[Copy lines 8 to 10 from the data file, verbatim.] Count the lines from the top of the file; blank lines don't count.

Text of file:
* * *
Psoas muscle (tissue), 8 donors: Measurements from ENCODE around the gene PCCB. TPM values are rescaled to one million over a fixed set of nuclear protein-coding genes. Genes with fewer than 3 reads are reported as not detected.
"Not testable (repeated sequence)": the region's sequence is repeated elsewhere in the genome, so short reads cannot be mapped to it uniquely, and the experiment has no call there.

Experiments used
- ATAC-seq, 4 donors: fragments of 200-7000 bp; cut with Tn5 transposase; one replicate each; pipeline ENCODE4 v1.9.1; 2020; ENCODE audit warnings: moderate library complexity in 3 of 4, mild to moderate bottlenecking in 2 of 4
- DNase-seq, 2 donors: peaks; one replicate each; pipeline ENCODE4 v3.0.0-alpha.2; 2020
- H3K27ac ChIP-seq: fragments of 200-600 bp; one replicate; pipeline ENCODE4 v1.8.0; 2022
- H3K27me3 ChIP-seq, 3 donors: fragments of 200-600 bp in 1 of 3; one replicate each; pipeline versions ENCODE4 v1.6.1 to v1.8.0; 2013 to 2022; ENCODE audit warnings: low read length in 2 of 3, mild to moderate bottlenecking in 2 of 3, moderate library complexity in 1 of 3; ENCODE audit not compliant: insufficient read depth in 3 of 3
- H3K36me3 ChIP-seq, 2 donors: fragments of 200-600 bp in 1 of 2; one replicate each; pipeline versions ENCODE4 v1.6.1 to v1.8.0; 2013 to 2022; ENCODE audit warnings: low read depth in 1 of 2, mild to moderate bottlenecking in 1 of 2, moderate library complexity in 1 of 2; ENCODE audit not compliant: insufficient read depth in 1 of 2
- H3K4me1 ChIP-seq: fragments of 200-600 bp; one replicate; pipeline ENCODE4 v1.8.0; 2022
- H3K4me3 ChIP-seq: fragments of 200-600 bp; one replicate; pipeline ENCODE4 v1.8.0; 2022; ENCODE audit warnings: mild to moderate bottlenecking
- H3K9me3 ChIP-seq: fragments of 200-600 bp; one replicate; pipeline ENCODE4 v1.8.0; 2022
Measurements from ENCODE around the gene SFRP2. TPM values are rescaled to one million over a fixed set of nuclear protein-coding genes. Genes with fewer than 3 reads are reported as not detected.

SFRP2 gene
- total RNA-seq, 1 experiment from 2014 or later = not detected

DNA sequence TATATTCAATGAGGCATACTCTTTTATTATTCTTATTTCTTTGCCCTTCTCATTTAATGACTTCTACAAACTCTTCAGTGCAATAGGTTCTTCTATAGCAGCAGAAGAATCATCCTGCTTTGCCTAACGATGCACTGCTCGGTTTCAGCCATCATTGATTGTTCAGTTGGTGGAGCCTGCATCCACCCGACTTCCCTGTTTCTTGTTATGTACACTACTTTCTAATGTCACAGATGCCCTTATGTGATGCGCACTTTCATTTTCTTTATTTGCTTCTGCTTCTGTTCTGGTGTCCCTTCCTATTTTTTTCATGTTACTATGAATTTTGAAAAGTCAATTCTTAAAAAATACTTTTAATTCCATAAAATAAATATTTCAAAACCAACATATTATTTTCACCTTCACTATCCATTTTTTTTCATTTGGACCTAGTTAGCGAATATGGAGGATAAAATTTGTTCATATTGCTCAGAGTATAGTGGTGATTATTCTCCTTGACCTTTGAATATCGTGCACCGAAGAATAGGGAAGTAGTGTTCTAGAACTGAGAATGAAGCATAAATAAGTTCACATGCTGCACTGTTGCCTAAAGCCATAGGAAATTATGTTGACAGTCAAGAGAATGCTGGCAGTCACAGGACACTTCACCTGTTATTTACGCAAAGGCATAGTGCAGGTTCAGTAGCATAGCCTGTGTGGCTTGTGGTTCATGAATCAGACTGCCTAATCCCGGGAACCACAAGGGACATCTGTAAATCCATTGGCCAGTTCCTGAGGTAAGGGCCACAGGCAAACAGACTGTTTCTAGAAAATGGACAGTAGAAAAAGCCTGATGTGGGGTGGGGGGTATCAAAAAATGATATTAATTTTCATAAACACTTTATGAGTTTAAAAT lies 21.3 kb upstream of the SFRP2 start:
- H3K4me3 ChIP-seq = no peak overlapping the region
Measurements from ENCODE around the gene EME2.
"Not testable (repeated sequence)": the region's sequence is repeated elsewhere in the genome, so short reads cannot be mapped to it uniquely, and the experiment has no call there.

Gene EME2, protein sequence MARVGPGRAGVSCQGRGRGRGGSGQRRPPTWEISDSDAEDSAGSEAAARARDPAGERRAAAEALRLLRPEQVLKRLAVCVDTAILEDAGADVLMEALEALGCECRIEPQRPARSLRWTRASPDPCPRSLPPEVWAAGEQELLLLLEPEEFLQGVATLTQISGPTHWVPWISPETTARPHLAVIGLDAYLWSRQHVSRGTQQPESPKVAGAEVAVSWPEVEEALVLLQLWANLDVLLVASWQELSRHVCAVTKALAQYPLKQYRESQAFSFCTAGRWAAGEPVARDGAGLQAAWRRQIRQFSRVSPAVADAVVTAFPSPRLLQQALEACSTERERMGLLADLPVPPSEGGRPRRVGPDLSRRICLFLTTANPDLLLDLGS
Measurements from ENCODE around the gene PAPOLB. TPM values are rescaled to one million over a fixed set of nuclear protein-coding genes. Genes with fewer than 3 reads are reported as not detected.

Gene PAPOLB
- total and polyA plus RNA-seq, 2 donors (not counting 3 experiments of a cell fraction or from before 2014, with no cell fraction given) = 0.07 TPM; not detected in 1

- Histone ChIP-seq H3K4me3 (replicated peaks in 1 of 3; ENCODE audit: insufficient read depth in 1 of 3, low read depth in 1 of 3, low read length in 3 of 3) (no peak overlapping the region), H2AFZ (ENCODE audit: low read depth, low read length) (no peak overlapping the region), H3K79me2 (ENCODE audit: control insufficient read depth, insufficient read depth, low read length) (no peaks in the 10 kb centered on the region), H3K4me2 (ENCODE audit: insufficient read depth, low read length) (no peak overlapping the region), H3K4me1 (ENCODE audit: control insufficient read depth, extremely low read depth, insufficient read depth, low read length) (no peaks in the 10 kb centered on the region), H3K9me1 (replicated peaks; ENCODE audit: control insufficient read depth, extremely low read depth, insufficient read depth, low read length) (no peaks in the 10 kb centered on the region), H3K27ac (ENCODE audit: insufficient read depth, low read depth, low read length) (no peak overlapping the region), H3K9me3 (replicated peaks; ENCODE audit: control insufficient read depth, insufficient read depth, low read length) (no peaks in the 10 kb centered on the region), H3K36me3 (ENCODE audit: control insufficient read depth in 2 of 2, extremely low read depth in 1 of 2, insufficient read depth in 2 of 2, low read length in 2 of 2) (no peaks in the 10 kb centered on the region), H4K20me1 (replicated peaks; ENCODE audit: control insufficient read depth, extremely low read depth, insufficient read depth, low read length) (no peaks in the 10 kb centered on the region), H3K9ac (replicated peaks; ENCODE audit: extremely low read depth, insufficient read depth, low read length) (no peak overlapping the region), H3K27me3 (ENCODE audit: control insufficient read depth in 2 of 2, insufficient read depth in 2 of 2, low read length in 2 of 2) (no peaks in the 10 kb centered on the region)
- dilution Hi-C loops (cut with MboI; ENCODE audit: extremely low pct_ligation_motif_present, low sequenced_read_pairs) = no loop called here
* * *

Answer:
- H3K36me3 ChIP-seq, 2 donors: fragments of 200-600 bp in 1 of 2; one replicate each; pipeline versions ENCODE4 v1.6.1 to v1.8.0; 2013 to 2022; ENCODE audit warnings: low read depth in 1 of 2, mild to moderate bottlenecking in 1 of 2, moderate library complexity in 1 of 2; ENCODE audit not compliant: insufficient read depth in 1 of 2
- H3K4me1 ChIP-seq: fragments of 200-600 bp; one replicate; pipeline ENCODE4 v1.8.0; 2022
- H3K4me3 ChIP-seq: fragments of 200-600 bp; one replicate; pipeline ENCODE4 v1.8.0; 2022; ENCODE audit warnings: mild to moderate bottlenecking